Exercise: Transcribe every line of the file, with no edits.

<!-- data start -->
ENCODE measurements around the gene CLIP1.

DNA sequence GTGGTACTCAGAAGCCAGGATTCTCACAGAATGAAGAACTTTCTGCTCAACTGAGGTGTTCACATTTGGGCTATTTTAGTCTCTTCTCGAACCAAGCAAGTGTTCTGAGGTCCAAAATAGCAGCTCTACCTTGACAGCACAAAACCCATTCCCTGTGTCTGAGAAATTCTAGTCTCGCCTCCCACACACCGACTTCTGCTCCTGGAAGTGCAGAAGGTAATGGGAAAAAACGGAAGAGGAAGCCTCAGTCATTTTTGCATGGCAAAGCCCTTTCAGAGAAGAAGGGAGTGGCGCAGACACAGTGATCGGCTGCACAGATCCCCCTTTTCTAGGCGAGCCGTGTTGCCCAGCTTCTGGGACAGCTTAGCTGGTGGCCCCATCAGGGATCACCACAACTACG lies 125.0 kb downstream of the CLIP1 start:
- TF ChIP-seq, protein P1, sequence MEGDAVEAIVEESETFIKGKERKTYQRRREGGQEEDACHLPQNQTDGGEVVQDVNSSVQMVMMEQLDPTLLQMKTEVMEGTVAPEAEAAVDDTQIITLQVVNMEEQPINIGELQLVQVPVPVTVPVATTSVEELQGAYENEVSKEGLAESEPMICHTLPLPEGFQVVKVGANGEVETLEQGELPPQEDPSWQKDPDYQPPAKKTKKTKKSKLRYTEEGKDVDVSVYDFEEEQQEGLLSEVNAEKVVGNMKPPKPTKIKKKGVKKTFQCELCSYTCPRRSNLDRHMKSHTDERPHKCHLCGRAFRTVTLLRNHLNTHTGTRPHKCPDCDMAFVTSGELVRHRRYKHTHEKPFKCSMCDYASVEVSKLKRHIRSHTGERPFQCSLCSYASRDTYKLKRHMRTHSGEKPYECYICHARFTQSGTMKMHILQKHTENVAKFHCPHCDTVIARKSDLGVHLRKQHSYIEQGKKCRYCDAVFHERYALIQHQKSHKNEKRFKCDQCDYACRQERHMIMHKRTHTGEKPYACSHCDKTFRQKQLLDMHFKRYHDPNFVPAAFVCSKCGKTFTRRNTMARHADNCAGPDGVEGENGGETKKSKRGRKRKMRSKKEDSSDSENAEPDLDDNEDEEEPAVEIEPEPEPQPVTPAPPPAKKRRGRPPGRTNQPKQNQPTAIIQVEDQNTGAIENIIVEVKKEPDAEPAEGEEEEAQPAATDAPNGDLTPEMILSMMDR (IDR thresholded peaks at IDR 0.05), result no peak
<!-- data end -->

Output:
ENCODE measurements around the gene CLIP1.

DNA sequence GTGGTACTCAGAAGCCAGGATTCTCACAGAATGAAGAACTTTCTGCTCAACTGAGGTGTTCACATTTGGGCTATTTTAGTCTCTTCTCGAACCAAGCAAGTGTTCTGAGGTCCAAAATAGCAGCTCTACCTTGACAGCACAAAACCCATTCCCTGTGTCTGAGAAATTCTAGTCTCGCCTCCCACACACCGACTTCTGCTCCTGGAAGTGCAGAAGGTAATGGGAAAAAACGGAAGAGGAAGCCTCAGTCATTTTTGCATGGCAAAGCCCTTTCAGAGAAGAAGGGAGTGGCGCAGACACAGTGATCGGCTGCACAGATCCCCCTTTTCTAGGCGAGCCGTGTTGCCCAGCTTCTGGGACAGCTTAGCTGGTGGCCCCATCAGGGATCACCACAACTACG lies 125.0 kb downstream of the CLIP1 start:
- TF ChIP-seq, protein P1, sequence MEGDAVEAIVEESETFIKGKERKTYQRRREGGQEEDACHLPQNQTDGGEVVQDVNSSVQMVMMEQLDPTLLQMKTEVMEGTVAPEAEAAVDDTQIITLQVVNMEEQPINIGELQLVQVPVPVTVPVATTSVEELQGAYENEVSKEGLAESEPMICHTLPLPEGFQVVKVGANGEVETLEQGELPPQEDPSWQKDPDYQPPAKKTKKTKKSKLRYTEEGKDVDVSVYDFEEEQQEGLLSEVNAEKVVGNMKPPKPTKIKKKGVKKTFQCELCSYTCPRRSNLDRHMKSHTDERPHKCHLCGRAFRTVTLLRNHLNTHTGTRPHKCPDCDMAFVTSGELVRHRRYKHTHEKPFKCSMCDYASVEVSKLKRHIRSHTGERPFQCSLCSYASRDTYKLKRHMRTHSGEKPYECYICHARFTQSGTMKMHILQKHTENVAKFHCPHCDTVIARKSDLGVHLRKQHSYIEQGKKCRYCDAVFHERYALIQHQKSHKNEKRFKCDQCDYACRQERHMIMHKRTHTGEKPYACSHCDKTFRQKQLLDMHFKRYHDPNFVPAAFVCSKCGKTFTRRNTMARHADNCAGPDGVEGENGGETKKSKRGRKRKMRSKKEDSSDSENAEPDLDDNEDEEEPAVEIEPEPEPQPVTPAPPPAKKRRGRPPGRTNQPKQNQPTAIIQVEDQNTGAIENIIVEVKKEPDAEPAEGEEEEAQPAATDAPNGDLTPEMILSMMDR (IDR thresholded peaks at IDR 0.05), result no peak